Every few months we hear about yet another hacking attack on a major website or service. Personal login details are frequently leaked online and tens or even hundreds of millions of accounts can be exposed at a time.
With your username and password available to hackers and thieves in the darker regions of the internet, you could find yourself locked out of the sites and services you use, and accounts that deal with money, such as your bank and PayPal could be emptied.
It is a scary thought.
Online security has become a serious problem for anyone that uses the internet and no doubt you have had to change your password at one or more compromised sites already. You are lucky, or don’t use many websites or services, if you have not yet been to victim of leaked login details.
What can you do to protect yourself? Use 2FA.
What is 2 factor authentication?
2 factor authentication, sometimes abbreviated to just 2FA or even called two-step verification, is a way to make online accounts much more secure than just a username and password.
It uses a trusted device, such as a mobile phone, to check that it really is you that is logging in to a site or service and not someone else, like a hacker or a thief.
When you log in to a site where 2FA has been set up, a text message is sent to a trusted phone or computer. The message contains a code, often six digits, that you must enter into the site in order to complete the login process.
This means that no-one can log into the site or service without your phone. Including you!
The reason why this makes it so secure is that most hackers don’t know you and they do not have access to your phone. They might not even be in the same country.
PayPal lets you add 2FA, which the company calls a security key for some reason. Let’s see how to set it up and use it to protect your PayPal login details.
1 Your PayPal profile
Log in to PayPal on your computer and go to your profile. Select My account settings.
2 Add a security key
Look for Security key in the list of items (it works like two factor authentication) and click Get started.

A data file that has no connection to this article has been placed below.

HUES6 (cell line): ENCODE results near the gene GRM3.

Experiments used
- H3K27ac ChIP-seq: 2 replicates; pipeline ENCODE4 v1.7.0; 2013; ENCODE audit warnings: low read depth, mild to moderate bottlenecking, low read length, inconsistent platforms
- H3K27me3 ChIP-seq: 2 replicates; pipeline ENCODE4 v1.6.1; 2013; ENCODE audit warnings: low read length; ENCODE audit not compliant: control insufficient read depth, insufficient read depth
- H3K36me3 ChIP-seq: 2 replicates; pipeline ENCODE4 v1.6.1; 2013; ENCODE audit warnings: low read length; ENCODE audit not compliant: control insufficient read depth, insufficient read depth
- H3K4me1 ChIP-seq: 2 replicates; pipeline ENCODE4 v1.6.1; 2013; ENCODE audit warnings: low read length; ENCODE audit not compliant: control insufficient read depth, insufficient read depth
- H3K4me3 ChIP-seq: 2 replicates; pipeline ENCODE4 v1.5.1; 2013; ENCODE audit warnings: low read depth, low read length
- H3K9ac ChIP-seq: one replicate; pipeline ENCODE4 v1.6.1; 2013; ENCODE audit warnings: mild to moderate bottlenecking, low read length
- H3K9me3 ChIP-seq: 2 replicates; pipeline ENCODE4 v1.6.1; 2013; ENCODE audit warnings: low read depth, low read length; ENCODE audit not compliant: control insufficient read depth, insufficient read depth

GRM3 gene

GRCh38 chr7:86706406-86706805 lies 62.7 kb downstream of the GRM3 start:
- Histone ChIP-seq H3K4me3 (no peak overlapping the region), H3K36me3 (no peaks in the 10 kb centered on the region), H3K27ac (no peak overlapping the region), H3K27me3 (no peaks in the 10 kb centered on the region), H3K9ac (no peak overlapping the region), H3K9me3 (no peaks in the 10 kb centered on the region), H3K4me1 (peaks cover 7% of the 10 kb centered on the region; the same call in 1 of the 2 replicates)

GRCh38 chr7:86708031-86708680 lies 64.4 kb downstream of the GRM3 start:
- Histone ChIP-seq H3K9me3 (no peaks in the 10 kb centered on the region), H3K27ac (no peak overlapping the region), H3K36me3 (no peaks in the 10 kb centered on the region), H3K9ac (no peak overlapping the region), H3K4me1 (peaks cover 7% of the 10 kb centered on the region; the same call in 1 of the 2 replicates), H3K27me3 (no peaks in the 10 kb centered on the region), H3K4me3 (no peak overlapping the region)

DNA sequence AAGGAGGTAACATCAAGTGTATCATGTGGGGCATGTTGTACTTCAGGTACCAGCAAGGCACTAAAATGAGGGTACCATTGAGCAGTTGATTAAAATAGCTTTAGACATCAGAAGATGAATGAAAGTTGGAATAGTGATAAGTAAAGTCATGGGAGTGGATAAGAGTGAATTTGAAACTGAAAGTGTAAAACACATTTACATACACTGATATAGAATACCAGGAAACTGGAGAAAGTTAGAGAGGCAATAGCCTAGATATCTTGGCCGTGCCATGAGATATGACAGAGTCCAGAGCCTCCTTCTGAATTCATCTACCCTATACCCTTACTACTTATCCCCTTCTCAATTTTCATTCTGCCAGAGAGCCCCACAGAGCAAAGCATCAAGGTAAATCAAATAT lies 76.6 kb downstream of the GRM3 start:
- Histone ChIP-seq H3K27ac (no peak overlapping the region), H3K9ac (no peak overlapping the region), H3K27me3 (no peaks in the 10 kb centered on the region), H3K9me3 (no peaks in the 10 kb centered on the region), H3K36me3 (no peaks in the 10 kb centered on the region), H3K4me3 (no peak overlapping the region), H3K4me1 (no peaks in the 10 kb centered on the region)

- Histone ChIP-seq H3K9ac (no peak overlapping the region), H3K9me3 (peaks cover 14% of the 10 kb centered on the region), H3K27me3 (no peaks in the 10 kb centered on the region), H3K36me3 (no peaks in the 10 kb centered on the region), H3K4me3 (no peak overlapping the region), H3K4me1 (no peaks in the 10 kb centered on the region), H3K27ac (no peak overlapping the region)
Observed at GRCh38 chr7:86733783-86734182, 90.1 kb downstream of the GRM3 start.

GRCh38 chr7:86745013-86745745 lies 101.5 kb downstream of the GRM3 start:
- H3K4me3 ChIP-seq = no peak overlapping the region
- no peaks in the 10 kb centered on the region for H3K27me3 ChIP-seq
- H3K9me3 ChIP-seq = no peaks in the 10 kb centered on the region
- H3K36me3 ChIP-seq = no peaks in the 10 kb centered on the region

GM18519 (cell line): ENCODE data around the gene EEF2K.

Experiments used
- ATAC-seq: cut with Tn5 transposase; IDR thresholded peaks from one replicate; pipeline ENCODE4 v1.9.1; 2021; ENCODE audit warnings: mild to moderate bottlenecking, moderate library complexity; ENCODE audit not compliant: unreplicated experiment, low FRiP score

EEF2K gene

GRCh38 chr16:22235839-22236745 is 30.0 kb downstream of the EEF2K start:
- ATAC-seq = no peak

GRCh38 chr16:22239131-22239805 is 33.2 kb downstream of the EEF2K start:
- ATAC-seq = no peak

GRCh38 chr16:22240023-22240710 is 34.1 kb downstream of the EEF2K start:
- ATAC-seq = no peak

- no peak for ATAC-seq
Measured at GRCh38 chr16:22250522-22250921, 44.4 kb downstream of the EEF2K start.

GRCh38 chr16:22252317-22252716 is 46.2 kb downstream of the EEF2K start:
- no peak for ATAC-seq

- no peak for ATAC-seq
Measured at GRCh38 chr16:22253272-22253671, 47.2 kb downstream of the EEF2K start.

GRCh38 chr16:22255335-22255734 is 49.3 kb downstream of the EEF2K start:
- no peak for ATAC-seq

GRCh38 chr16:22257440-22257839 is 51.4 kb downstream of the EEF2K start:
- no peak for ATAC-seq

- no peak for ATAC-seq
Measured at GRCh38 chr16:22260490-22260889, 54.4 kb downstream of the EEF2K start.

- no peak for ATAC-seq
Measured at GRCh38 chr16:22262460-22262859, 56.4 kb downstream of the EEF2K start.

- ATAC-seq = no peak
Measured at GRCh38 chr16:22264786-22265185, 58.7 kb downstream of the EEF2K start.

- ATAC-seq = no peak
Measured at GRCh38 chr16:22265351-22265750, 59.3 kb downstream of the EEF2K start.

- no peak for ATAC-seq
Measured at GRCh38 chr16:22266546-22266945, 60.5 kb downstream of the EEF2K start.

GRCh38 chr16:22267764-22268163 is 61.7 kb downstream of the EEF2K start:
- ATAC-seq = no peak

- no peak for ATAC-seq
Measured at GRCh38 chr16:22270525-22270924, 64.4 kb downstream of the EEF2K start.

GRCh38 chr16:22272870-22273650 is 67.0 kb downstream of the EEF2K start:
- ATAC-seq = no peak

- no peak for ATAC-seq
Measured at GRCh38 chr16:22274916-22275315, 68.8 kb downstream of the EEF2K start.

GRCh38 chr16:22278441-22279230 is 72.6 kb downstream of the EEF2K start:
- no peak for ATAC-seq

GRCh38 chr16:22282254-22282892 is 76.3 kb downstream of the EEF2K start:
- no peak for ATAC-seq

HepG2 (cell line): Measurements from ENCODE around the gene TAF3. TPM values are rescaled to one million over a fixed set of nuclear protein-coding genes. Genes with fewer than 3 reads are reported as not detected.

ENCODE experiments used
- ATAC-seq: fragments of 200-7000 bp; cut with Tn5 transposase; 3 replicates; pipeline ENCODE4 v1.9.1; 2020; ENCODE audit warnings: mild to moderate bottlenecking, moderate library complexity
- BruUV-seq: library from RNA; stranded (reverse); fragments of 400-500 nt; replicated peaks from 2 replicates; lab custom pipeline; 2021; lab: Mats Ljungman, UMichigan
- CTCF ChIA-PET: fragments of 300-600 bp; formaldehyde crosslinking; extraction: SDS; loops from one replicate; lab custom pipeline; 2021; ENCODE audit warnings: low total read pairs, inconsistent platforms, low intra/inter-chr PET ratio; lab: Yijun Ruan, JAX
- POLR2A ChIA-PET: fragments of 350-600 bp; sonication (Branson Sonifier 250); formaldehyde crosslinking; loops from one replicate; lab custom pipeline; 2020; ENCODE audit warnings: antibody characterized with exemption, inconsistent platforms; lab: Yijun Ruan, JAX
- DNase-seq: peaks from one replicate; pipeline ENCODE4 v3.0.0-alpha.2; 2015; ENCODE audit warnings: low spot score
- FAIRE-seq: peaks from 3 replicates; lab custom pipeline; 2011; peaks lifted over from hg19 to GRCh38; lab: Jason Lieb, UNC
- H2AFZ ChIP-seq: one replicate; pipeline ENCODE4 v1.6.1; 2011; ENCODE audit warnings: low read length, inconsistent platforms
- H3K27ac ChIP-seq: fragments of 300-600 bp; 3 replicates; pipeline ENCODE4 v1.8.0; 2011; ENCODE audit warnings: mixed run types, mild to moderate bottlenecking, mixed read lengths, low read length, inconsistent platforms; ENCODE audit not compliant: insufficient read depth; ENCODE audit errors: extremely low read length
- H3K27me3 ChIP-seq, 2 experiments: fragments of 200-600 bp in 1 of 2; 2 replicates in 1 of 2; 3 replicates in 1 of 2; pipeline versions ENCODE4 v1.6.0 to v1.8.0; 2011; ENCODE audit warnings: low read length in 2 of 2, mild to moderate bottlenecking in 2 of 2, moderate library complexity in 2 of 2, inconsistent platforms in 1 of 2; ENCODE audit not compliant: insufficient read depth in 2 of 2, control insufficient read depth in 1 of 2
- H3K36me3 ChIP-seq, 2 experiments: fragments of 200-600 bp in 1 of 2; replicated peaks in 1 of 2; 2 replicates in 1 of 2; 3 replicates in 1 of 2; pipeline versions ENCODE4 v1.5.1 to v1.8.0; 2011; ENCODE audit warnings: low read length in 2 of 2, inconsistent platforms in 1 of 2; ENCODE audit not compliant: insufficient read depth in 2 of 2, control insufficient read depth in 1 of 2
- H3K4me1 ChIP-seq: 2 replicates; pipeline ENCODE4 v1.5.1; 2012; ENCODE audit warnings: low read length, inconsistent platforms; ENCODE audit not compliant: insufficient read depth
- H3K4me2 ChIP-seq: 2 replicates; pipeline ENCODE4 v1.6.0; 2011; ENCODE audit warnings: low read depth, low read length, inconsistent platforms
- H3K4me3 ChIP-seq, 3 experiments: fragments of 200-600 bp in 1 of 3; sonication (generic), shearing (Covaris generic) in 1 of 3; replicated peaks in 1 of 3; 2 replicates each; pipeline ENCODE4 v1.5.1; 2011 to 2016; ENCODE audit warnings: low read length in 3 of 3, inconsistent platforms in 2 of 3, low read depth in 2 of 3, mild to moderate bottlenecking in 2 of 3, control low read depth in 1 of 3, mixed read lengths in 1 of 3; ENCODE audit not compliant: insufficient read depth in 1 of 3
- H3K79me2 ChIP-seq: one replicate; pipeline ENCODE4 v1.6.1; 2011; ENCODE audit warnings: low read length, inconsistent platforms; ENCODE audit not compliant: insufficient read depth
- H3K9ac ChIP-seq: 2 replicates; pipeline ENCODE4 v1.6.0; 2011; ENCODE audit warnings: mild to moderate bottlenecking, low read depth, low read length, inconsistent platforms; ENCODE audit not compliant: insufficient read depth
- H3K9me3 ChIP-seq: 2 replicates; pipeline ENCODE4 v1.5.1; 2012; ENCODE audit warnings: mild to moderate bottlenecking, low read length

3 Get a security key
PayPal lists the security keys and there will be none if you have not used this feature before. Click Get security key.
4 Add a phone
Enter the number of your mobile phone. PayPal should detect the country code automatically, but just check it is OK. Click Register.
5 Wait for the code
The code is sent via text message to your mobile phone. You might get it straight away, but it could take a couple of minutes.
6 Check your phone
Watch your phone for the text message and open it when it arrives. Enter the six digit code into the website. The code is valid for just five minutes, so don’t delay.
7 View your security keys
You are returned to the Security Key screen and your trusted device - your mobile phone - is listed. There is no need to activate it because it is already activated. If you ever change your phone and get a new number, the old one can be selected and deactivated here.
If you have another phone or a partner with a phone, you can get another security key. It is useful to register two phones in case one is lost or broken.
8 Log in to Paypal
So what happens when you log in to Paypal? After entering your username and password in the usual way, you will see this.
Click Send Me the Text and a code is sent. Enter it and you are logged in. Anyone that has your username and password will not be able to get past this point because they do not have your phone.
More secure, more irritating
Adding 2FA to an online account makes it more irritating to use because you must first log in, then wait a minute or two for a text to arrive, open the text on your phone, which might be locked, and then type the code into the login page.
Your accounts are more secure, but more irritating to access.
Some sites and services let you specify trusted devices, so if you use the same computer and the same browser that you used before, you are not asked for the 2FA code again.
PayPal requires it every time. Even on the phone that is designated as your trusted device, if you log in with the app. That makes it extra annoying.
Security is a pain and I wish it wasn’t needed, but there are just too many security breaches these days. Also, usernames and passwords are often used in more than one place, so if one site is hacked, the hackers can access all your accounts that use the same login details.
Protect your PayPal account.